Touring the Florida Everglades

Will we see alligators? Apparently this is the number one question tour guides hear when they set out for tours of the Everglades. I will admit, seeing alligators is a large part of the reason I wanted to see the Everglades. But I also wanted to learn more about the area in general. I have been hearing so much about the Burmese pythons and the detrimental effects they are having on the Everglades. I wanted to discuss it with the people who live there and get their thoughts and also see the area for myself. So from Miami, we set out for the Everglades.

The trip from Miami to the Everglades itself is one I would like to soon forget. You know those moments when nothing is going right and you are on the verge of having a full fledged meltdown like a three year old? Yeah, that was me on our way to the Everglades. First of all, I wasn’t feeling well. Add to this that I was driving in an unfamiliar area, which always makes me nervous and irritable. Complete the picture with GPS directions from he!!…twice! Twice in a row, our GPS took us to a final destination that was many, many minutes from our actual desired destination. Safe to say, it was a perfect storm and I came very close to stopping the car so I could get out and stomp my feet on the ground in frustration. Lucky for me, my co-pilot Amy was an angel through it all and managed to keep her cool and finally get us to our destination. So on that day, I was most thankful for her.

We (finally!) arrived to the Everglades and set off on an airboat to explore. We used a tour company called The River of Grass Everglades Adventures. Our tour guide was Steve. I found them on Trip Advisor, where they had very good reviews.

The portion of the Everglades we visited looked nothing like I figured it would. I pictured dense trees and swampy smelling water with alligator eyes poking out of the water everywhere and pythons so plentiful they would be dropping from the trees (okay, maybe not the last part (and that’s a good thing because that would have been my worst nightmare, even worse than driving in unfamiliar areas with bad GPS)). Instead we were greeted with the landscape below.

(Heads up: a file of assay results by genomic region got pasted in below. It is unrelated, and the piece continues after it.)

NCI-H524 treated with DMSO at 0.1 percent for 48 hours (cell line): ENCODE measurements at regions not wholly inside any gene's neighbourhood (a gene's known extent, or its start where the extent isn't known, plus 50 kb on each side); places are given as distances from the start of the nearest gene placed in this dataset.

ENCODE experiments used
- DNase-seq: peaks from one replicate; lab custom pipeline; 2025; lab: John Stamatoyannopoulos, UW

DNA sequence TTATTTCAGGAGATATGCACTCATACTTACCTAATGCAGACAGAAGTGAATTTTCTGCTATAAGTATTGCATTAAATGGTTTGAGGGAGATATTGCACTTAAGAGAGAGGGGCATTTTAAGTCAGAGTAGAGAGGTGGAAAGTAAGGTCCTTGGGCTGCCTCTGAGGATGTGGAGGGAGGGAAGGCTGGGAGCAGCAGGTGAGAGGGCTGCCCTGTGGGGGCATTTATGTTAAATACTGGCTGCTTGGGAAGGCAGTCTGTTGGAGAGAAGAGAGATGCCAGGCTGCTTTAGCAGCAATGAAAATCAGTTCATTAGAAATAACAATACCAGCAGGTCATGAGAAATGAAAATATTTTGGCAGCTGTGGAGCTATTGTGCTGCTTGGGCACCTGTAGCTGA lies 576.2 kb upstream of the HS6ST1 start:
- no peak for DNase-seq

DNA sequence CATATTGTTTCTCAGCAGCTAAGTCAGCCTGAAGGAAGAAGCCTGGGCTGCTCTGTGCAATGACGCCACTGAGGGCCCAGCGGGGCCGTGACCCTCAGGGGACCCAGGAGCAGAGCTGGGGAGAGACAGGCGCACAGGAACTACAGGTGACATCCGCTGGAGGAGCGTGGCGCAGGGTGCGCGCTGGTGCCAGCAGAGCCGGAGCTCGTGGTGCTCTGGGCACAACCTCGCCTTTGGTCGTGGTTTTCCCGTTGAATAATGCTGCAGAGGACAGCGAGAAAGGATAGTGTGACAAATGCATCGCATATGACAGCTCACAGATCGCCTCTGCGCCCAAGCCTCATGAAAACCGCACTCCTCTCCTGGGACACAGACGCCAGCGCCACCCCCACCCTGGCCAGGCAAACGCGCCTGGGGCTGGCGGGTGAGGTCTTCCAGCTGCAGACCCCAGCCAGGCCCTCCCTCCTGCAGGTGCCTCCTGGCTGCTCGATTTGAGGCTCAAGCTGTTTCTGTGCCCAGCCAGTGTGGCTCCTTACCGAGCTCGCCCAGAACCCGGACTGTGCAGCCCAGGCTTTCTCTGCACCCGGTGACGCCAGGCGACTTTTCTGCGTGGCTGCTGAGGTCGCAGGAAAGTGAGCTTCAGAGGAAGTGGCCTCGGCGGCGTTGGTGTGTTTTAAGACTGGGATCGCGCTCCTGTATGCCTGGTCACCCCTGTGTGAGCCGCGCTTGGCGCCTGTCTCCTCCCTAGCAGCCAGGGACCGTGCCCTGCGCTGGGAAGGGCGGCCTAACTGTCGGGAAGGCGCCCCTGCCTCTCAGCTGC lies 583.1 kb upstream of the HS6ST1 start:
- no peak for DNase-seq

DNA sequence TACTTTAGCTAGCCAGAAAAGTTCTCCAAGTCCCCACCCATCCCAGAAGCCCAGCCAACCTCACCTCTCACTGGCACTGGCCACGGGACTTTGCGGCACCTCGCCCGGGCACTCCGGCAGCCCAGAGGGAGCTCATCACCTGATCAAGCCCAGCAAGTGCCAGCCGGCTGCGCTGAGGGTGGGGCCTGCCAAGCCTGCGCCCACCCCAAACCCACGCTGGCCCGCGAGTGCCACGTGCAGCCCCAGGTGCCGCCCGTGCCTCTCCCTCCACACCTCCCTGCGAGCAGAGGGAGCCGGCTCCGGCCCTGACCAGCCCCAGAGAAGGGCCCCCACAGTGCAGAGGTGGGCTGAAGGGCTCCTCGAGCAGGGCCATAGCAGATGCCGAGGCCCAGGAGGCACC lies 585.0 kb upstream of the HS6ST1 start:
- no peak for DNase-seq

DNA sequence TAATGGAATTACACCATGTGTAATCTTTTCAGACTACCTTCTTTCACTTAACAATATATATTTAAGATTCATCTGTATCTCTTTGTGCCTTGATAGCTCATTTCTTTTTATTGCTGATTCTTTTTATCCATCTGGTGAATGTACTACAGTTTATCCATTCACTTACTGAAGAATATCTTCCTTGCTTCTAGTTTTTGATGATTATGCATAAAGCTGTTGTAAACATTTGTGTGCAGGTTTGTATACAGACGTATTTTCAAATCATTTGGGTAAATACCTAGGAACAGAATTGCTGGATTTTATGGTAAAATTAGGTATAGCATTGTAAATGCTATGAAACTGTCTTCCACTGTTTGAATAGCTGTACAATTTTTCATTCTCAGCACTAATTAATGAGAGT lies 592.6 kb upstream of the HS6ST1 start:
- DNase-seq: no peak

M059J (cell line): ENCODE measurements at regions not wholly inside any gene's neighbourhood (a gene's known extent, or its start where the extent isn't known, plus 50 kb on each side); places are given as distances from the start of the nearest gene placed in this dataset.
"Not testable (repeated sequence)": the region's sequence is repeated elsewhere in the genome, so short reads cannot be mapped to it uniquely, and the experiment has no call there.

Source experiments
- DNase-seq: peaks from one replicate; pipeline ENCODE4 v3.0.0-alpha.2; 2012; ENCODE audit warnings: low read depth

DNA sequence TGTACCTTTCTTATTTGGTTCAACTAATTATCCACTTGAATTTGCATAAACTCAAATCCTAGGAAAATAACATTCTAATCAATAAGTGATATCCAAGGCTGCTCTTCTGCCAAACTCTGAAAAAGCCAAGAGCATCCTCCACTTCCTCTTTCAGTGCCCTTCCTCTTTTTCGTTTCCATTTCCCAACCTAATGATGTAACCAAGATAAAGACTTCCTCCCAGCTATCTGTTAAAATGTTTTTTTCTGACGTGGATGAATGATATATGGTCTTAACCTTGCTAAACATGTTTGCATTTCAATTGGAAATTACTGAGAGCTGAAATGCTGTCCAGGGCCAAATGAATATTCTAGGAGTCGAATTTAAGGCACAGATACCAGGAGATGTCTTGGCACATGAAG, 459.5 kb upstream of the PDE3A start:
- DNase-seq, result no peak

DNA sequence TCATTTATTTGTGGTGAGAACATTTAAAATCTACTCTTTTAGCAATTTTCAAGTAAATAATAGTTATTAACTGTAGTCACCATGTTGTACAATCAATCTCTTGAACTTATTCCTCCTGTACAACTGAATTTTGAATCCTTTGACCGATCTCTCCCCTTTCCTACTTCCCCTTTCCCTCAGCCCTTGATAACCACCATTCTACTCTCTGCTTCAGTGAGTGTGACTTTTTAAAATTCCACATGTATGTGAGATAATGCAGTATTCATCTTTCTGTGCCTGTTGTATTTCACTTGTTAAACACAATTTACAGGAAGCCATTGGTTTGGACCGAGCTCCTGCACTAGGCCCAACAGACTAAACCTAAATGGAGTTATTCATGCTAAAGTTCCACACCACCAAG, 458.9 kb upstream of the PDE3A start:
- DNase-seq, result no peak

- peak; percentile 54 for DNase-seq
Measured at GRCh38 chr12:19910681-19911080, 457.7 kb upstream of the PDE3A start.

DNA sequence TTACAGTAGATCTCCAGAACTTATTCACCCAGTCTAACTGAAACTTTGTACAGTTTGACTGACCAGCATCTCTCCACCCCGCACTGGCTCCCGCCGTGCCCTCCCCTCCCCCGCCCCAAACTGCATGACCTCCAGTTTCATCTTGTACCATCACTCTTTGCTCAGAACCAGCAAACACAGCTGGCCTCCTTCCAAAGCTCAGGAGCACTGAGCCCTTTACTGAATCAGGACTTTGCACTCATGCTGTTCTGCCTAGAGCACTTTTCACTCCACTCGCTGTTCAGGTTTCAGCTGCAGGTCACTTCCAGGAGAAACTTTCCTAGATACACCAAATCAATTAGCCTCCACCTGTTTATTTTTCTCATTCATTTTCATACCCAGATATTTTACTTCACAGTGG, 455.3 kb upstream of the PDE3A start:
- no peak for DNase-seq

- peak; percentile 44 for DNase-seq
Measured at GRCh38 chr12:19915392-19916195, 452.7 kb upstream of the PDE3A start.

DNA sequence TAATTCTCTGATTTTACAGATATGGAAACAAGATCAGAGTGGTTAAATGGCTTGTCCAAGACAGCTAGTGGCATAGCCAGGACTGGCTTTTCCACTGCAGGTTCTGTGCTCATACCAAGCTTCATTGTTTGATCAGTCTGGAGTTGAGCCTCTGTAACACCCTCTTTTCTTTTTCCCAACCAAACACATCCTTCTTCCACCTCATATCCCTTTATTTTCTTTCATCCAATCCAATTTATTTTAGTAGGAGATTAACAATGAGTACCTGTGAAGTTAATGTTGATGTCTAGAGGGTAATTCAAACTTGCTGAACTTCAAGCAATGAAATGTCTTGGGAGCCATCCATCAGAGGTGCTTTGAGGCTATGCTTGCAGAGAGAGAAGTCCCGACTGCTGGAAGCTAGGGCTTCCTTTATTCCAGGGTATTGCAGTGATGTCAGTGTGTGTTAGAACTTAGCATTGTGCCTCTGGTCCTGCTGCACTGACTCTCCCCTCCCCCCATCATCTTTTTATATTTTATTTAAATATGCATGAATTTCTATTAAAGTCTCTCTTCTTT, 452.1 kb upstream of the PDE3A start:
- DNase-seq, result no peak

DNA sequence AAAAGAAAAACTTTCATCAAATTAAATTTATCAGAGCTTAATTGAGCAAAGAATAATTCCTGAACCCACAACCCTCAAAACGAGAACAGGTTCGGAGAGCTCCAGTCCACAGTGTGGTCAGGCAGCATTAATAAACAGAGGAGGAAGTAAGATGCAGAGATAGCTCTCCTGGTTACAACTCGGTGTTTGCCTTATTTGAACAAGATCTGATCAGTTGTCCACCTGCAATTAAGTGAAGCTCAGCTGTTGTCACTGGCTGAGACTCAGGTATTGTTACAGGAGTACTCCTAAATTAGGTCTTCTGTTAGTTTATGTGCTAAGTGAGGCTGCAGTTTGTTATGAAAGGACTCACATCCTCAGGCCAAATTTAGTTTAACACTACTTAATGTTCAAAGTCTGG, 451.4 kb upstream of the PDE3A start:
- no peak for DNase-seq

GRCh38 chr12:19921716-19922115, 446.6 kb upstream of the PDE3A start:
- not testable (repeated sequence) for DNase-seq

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Don’t the photos below remind you of a field in Iowa after a hard rainfall? I almost asked when the haybine was coming. It made me nervous to be on the boat when I could barely see the water. We were going pretty fast and I was afraid we were going to hit land or a stump and go flying. But alas, the operator knew where he was going (that’s why he was driving the boat and not me I suppose).

The Everglades had received a significant amount of rain in the weeks before we were there so there was plenty of water to navigate the boat on. In fact, per our tour guide, the Everglades had received so much rain a couple of weeks before we were there that they closed the area to tours to respect the animals (such as deer) who could not get to land and were drowning.

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Below are some photos of a Florida softshell turtle we encountered on our trip. These softshell turtles have a long neck and an elongated head with a long snorkel-like nose. They are the largest softshell turtle in North America, which makes them suseptible to being eaten by alligators since they do not have hard shells to protect them. You can’t tell from the photos below but this particular turtle was missing its right front leg, likely due to an alligator attack. For a snack, this turtle enjoys cheese puffs.

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The pretty bird below is a purple gallinule. Their breeding habitat is warm swamps and marshes of the SE USA and their nest is a floating structure in a marsh. They will also come closer to a boat for cheese puffs.

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And then we spotted some alligators. First up, were the little alligators below. According to Steve, our tour guide, these particular alligators were old enough to set out on their own but refused to leave their mother’s nest. Sounds like some humans I know.